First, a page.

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B.C. Hendricks, J.P. Comerford, F. Thorn; The Effect of +1 Diopter of Blur on Contrast Matching and Contrast Gain . Invest. Ophthalmol. Vis. Sci. 2003;44(13):4093.
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© ARVO (1962-2015); The Authors (2016-present)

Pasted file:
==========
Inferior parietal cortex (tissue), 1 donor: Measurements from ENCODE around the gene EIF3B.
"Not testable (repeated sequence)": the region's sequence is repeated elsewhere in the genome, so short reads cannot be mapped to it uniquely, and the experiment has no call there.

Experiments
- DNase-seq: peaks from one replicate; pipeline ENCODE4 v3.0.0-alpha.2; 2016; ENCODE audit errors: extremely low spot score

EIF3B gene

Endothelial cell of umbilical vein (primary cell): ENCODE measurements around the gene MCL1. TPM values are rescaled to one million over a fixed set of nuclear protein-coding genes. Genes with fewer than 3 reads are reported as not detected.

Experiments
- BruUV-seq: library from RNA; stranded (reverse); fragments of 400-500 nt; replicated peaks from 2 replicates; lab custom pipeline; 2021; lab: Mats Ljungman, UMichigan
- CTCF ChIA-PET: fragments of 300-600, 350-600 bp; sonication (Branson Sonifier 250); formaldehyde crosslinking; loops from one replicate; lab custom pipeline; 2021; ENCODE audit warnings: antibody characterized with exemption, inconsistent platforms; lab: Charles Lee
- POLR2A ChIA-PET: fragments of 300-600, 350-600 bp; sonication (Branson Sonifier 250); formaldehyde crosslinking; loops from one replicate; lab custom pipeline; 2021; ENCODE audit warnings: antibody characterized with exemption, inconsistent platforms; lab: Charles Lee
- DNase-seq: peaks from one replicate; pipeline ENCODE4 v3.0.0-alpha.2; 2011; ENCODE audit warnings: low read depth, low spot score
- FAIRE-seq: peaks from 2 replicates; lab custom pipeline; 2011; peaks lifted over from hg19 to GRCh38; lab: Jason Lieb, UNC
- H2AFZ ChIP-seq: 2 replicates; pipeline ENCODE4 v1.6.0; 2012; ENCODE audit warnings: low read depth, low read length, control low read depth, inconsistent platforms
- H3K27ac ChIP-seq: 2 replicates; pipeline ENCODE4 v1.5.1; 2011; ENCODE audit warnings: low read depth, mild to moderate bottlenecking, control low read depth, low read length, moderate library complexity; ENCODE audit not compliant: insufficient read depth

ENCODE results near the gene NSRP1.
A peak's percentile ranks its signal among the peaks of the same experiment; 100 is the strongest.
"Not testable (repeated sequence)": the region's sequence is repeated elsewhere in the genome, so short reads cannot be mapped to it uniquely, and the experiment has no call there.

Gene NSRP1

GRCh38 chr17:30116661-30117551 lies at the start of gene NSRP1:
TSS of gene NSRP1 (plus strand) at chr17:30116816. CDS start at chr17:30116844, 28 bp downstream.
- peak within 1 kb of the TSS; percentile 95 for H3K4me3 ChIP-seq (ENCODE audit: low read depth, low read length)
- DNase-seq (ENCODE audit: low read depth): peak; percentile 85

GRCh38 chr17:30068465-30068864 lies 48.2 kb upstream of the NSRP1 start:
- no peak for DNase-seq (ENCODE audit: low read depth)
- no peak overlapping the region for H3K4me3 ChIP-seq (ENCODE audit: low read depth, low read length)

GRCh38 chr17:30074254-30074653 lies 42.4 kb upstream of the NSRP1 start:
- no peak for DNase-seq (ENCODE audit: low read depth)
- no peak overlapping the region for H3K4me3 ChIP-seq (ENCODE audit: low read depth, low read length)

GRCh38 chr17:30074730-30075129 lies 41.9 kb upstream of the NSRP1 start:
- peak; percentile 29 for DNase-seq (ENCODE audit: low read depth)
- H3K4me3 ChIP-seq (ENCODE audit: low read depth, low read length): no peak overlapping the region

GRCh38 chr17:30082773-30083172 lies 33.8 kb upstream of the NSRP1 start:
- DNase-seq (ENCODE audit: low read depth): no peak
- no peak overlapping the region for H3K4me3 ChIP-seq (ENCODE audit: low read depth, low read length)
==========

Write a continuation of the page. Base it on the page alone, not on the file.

Purpose: High spatial frequencies in the retinal image are severely degraded relative to low spatial frequencies. This degradation is due to defocus and optical aberrations, which result in a sharp decrease in contrast sensitivity at high frequencies. Surprisingly, Georgeson and Sullivan (1976) found that observers were often not affected in their contrast matching by a blurry retinal image; high contrast images in the environment subjectively appeared to have high contrast despite the effects of retinal blur. They call this effect contrast constancy. As part of a systematic exploration of the effect of blur on visual perception in patients with refractive error and with ophthalmic disease, we wish to further explore the adaptation processes which underlie this effect by evaluating the effect of +1D of blur on contrast matching and on contrast gain control. Methods: 6 observers were presented with a 5 cpd grating at contrasts of 0.03, 0.1, 0.3, and 0.8. The perceived contrast of these gratings was matched with gratings of 2.2, 5, 10.2, 15, and 23.6 cpd. Contrast sensitivity was also determined for the same spatial frequencies. After adapting for 15 minutes to +1 D of blur, observers were retested while wearing the +1 D lenses. Results: There was a significant effect of optical blur on contrast sensitivity above 2.2 cpd (p<.0001). Contrast matching functions were relatively unaffected, except when image degradation brought a stimulus close to threshold (i.e. high spatial frequencies). Relative contrast gain functions were constructed by plotting stimulus contrast vs. apparent contrast for a 5cpd grating. Gain functions were derived with the assumption that stimuli had equal perceived contrast at threshold. Conclusions: Observers demonstrate constrast constancy except when object constrast levels are near threshold; for this reason the least degree of constancy is found for low contrast stimuli. Optical blur of +1 D hardly affects the perception of high contrast stimuli of any spatial frequency tested. Contrast gain functions varied with spatial frequency; the larger the discrepancy between perceived contrast and retinal image contrast, the steeper the slope. Supported by the New England College of Optometry Research Fund
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